Notes on Software

Posts Tagged ‘Silverlight’

Shared ResourceDictionary for Silverlight

Posted by K. M. on April 5, 2011

The problem:

Both WPF and Silverlight support merged ResourceDictionary usage via the MergedDictionaries property.  Typically this is done with markup similar to the following in App.xaml

                <ResourceDictionary Source="Resources/Shared.xaml"/>
                <ResourceDictionary Source="Resources/Views1.xaml"/>
                <ResourceDictionary Source="Resources/Views2.xaml"/>
                <ResourceDictionary Source="Resources/Views3.xaml"/>

In WPF any resources defined within Shared.xaml are accessible by a StaticResource reference from any of the other dictionaries because of the order in which they are merged into App.xaml. In Silverlight, all the dictionaries are loaded independently and StaticResource references across dictionaries do not work. To get the references to work, Shared.xaml has to be merged into each of the other dictionaries. However, this means that the contents of Shared.xaml will be loaded and duplicated at each place where it is merged in. This is clearly bad. While searching for a solution I came across this post by Christian Mosers. Mosers defines a SharedResourceDictionary class deriving from ResourceDictionary and redefines the Source property where he uses some caching logic to avoid reloading the dictionary. Unfortunately this solution does not work in Silverlight. For some reason, Silverlight does not allow the same dictionary instance to be merged into multiple dictionaries. Additionally, the Visual Studio designer throws an exception in the setter of the Source property. Apparantly Visual Studio does not like derived classes.

The solution:

The following class solves both the problems detailed above

public class SharedResourceDictionary : ResourceDictionary
    public static Dictionary<Uri, ResourceDictionary> _sharedDictionaries =
       new Dictionary<Uri, ResourceDictionary>();

    private Uri _sourceUri;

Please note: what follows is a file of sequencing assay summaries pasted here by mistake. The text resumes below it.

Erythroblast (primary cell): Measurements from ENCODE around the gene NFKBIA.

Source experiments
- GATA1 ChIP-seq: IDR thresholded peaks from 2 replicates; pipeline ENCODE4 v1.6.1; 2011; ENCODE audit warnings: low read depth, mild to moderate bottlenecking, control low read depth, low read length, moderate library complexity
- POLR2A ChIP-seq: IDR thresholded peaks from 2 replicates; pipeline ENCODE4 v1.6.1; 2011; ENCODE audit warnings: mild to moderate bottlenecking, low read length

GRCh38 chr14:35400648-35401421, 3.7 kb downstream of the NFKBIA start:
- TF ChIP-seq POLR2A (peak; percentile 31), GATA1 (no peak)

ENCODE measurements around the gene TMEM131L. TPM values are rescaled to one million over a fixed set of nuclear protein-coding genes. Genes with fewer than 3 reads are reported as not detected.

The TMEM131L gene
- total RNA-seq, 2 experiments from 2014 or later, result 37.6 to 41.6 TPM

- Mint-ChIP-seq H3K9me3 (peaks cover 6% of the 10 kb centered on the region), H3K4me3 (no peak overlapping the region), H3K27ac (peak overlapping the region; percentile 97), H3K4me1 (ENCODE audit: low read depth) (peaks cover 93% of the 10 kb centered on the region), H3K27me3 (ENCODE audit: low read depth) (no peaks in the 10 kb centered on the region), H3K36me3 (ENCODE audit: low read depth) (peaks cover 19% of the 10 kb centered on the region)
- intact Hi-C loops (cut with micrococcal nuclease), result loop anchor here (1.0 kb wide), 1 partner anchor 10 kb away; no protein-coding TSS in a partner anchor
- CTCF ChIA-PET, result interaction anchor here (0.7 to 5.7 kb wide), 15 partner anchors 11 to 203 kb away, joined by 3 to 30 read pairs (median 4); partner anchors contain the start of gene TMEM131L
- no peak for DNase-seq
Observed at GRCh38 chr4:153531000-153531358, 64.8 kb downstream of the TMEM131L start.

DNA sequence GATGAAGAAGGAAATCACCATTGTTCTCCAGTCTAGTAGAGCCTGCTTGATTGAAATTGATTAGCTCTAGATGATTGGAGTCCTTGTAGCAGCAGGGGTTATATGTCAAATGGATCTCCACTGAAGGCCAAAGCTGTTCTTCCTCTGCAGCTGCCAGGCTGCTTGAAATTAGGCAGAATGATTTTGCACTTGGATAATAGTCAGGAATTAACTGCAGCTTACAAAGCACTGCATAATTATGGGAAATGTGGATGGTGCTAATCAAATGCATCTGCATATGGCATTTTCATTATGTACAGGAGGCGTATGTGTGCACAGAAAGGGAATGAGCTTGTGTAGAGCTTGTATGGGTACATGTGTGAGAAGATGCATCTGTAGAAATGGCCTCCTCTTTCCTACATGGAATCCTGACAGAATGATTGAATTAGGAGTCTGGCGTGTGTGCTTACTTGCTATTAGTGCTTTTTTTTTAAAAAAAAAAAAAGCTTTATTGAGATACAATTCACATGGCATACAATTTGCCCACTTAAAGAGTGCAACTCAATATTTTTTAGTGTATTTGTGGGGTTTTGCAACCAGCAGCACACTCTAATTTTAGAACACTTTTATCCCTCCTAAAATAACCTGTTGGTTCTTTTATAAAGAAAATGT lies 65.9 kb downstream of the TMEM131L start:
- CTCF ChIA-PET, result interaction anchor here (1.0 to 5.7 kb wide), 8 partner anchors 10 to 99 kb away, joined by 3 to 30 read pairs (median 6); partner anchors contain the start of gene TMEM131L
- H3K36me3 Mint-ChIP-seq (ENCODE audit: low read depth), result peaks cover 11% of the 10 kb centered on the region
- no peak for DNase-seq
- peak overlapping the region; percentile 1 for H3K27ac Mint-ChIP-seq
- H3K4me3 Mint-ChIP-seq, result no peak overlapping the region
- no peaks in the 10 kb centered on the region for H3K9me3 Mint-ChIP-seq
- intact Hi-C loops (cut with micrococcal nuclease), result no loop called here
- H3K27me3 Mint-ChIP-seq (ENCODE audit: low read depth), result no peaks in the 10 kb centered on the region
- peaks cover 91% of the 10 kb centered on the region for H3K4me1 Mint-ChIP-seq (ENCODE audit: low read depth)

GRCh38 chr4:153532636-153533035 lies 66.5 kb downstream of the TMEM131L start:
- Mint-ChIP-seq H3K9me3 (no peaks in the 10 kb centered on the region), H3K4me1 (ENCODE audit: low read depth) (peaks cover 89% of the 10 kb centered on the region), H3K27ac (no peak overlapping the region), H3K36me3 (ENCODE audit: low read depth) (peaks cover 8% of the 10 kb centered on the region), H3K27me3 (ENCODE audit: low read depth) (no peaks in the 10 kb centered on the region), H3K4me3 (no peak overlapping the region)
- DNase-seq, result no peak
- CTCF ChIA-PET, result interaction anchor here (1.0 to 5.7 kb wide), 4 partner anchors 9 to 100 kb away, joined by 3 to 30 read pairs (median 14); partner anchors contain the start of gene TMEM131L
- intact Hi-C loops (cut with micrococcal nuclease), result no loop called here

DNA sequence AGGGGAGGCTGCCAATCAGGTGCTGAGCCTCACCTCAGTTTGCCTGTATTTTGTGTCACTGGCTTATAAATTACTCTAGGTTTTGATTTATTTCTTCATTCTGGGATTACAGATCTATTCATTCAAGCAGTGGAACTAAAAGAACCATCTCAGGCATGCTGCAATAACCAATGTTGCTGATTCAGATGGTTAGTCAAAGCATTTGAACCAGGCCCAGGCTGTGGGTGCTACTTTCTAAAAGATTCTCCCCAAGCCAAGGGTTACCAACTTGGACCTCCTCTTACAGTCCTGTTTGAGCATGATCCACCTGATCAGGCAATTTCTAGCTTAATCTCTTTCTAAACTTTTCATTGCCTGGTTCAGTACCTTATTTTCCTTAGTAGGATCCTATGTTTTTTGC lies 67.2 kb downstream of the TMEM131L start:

public new Uri Source
        get { return _sourceUri; }
            _sourceUri = value;
            if (!_sharedDictionaries.ContainsKey(value))
                var dict = new ResourceDictionary();
                Application.LoadComponent(dict, value);
                var dict = (ResourceDictionary)Application.LoadComponent(value);
                _sharedDictionaries.Add(value, dict);
            CopyInto(this, _sharedDictionaries[value]);

    private static void CopyInto(ResourceDictionary copy, ResourceDictionary original)
        foreach (var dictionary in original.MergedDictionaries)
            var mergedCopy = new ResourceDictionary();
            CopyInto(mergedCopy, dictionary);
        foreach (DictionaryEntry pair in original)
            copy.Add(pair.Key, pair.Value);

    This bypasses the ResourceDictionary.Source property entirely by using Application.LoadComponent directly, thus keeping the Visual Studio designer happy. It copies the cached ResourceDictionary to keep Silverlight happy. This is slightly less efficient than merging in the same cached instance everywhere but it is certainly much better than reloading every resource multiple times. The only catch is that the Source property must be set in a way that Application.LoadComponent can resolve it correctly. I use this with absolute URIs.

Sample usage:

Markup similar to the following can be used at the beginning of each resource dictionary that needs to reference resources in Shared.xaml

        <ui:SharedResourceDictionary Source="/my_assembly_name;component/Resources/Shared.xaml"/>

Posted in Silverlight, WPF | Tagged: , , | 15 Comments »

Differences between WPF and Silverlight – 1

Posted by K. M. on February 25, 2011

This is the first post in a series documenting the differences between WPF (v3.5+) and Silverlight (v4).

DataTemplates in an ItemsControl in bound mode (when ItemsSource is set):

An ItemsControl generates a container for each item in the ItemsSource. The container typically displays the item via a ContentPresenter (either directly or through a ControlTemplate for the container).


The logic in the PrepareContainerForItemOverride method sets the ContentTemplate of the container to the ItemTemplate property if it is not null and the ContentTemplateSelector to the ItemTemplateSelector if it is not null. Additionally, the ItemContainerStyle gets applied to the container. This results in the following order of precedence for the data template

  1. ItemsControl.ItemTemplate
  2. ContentTemplate from ItemsControl.ItemContainerStyle
  3. ItemsControl.ItemTemplateSelector
  4. ContentTemplateSelector from ItemsControl.ItemContainerStyle


There is no DataTemplateSelector. Also the logic in the PrepareContainerForItemOverride method sets the ContentTemplate of the container to the ItemTemplate property even if it is null. This results in the ItemsControl always using the ItemTemplate property for the data template. The ContentTemplate from ItemsControl.ItemContainerStyle is always ignored.

My comments:

The silverlight implementation is broken and fixing it will mean a breaking change. So I doubt if it will ever be fixed. It seems that the developers who implemented this either did not understand the concept of dependency property precedence or did not care to compare the implementation with the WPF one. Bad.

Posted in .NET, Silverlight, WPF | Tagged: , , , | Leave a Comment »